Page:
A robo-judge does not look like a distant future
Anna Kostyra headed Deloitte Legal in the CIS countries under the motto, “Transformation of Legal Practice.” Last but not least, this change is associated with the actual implementation of LegalTech tools. Today, Deloitte Legal is one of the pioneers in all aspects of the legal industry’s automation. The company uses LegalTech in its practice, offering its clients original solutions. In anticipation of the largest industry conference, Skolkovo LegalTech. Black Edition, we met Anna to discuss the latest trends in the LegalTech market and how the development of technologies would affect the legal profession.
– What are the main skills now required of lawyers in the LegalTech era?
– A lawyer should stop serving businesses. He should become an effective business partner. LegalTech will allow us to get rid of the routine and free up the resources. A lawyer is an expert who registers risks, and is governed by legal norms. Preparing draft documents is another skill of a lawyer. The latter can already be 90% automated so that lawyers could focus on the paperwork, which requires a higher degree of intellectual involvement.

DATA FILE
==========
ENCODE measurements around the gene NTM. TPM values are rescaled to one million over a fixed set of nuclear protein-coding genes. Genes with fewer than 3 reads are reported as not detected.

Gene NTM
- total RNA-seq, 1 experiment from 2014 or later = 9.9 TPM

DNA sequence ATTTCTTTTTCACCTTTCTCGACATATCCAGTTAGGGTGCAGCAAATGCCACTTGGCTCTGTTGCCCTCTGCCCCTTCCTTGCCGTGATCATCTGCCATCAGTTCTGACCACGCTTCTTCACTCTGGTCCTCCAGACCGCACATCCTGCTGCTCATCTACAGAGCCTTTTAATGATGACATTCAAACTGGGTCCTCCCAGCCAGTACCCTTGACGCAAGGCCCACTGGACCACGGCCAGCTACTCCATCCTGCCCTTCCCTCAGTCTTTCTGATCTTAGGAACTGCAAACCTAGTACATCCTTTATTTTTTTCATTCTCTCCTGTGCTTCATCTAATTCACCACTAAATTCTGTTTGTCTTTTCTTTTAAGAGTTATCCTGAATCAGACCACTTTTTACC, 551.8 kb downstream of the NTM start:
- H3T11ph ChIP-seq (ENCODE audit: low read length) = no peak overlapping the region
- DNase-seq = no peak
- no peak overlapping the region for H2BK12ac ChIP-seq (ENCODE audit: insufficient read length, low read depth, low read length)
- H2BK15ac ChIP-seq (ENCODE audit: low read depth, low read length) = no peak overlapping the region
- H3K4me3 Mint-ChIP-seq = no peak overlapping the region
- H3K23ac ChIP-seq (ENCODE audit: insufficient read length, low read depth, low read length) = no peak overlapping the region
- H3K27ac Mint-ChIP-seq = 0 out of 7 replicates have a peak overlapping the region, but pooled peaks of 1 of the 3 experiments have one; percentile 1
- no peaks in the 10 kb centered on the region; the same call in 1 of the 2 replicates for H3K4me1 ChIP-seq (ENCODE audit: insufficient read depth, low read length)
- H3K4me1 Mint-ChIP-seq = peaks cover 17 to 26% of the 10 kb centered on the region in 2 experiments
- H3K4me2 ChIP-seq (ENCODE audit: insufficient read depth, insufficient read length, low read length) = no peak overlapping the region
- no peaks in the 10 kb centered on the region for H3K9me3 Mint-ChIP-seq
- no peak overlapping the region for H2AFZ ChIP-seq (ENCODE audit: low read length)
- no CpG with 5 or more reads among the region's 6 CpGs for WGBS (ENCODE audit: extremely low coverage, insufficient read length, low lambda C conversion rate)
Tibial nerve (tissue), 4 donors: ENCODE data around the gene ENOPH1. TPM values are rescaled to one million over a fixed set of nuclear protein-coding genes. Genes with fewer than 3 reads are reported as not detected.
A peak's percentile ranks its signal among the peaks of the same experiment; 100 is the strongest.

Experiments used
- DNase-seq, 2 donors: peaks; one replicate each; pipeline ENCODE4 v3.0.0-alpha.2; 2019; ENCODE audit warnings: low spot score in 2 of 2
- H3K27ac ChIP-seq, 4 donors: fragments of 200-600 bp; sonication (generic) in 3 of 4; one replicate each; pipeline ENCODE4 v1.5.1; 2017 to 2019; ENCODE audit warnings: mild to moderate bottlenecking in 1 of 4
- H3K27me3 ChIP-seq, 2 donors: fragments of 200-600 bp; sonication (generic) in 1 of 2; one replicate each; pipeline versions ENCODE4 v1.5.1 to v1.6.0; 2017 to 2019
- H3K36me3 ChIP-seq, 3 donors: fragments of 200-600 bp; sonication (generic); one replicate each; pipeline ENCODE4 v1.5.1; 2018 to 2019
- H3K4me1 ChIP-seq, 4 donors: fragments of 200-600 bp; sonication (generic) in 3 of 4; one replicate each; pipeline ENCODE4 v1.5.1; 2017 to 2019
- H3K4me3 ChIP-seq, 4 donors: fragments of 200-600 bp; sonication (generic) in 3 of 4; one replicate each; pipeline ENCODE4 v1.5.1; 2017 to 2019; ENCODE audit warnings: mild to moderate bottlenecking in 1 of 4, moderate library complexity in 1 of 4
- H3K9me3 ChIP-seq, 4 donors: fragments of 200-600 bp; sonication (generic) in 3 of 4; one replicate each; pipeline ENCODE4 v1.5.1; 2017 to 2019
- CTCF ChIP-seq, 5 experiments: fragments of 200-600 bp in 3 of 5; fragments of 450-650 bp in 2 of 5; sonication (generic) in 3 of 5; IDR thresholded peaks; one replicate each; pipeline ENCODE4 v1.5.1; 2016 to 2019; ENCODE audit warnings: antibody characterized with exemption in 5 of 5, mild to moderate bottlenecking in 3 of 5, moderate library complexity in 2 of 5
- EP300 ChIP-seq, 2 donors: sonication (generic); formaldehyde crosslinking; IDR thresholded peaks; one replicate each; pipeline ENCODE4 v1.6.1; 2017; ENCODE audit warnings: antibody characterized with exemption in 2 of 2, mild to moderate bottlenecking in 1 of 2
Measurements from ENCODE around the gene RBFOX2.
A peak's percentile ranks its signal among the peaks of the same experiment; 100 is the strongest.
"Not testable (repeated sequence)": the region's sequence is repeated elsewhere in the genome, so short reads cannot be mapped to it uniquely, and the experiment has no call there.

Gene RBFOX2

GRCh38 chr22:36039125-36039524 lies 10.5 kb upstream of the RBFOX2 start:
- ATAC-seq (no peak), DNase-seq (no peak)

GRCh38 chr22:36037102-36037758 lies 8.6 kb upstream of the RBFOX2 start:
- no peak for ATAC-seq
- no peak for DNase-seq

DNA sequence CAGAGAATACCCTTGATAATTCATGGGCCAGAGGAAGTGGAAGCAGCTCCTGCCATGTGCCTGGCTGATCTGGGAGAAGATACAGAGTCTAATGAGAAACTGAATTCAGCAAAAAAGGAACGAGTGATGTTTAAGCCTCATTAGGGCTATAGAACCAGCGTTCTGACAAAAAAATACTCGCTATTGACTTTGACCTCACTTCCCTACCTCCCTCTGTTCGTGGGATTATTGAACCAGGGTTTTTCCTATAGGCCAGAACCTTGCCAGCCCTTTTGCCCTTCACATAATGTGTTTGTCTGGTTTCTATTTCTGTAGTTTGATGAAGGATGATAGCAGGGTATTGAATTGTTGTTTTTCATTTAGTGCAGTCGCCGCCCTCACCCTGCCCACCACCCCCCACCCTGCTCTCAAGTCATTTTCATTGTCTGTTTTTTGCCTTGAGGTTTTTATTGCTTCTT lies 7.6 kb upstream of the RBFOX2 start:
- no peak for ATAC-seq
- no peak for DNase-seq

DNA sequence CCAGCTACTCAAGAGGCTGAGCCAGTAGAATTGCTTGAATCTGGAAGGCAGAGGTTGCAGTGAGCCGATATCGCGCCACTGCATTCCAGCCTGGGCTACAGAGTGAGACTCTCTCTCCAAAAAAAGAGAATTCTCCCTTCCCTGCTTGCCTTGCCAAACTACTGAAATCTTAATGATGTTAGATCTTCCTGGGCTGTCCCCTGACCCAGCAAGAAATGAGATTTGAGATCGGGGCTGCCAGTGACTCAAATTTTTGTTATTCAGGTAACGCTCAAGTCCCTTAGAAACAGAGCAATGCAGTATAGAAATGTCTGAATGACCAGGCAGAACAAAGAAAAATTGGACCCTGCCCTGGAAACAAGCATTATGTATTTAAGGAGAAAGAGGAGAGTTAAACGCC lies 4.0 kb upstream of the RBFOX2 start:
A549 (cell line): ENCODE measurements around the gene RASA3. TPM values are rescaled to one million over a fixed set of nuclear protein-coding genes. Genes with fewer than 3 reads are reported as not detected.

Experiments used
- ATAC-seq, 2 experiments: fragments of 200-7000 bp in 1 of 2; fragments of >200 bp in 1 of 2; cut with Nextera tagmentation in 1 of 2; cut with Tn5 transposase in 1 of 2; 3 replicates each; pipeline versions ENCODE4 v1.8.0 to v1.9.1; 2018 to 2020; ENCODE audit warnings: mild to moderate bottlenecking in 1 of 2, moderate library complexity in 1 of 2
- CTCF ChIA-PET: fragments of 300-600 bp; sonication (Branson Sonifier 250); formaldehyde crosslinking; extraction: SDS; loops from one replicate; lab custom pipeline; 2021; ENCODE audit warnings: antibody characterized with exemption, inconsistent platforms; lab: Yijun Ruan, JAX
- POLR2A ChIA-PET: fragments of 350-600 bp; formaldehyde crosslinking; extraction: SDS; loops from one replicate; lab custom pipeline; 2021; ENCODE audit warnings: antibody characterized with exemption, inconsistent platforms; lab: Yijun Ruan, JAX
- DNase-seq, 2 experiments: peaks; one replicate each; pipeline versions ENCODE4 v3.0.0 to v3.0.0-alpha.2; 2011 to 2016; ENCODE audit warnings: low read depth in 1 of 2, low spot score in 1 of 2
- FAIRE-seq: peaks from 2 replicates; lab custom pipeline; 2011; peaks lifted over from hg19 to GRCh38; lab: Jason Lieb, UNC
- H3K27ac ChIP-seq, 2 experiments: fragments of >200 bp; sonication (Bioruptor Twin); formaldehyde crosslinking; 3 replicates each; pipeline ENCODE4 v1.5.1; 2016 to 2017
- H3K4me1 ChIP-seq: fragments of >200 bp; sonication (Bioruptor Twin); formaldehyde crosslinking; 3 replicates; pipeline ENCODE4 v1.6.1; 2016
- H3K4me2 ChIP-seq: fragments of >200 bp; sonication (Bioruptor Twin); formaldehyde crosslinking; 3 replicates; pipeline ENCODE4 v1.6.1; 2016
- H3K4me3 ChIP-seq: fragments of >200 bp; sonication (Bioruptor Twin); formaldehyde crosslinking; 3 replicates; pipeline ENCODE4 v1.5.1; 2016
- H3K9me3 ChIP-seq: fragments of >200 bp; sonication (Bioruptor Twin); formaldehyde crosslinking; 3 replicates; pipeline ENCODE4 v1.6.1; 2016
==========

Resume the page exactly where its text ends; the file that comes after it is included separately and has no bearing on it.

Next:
While machines take care of routine work, a highly qualified expert will be responsible for managing negotiations. His task is to formulate a client position and get the best conditions for the company.
Now, let’s talk about the first function. The lawyer has always been perceived as someone that informs you of the risk. However, this approach doesn’t seem to work today, as the risks that were mentioned by the lawyer yesterday are becoming common knowledge for businesses today. From an inhibiting factor, a lawyer becomes a full-fledged partner to be liable for the decisions made.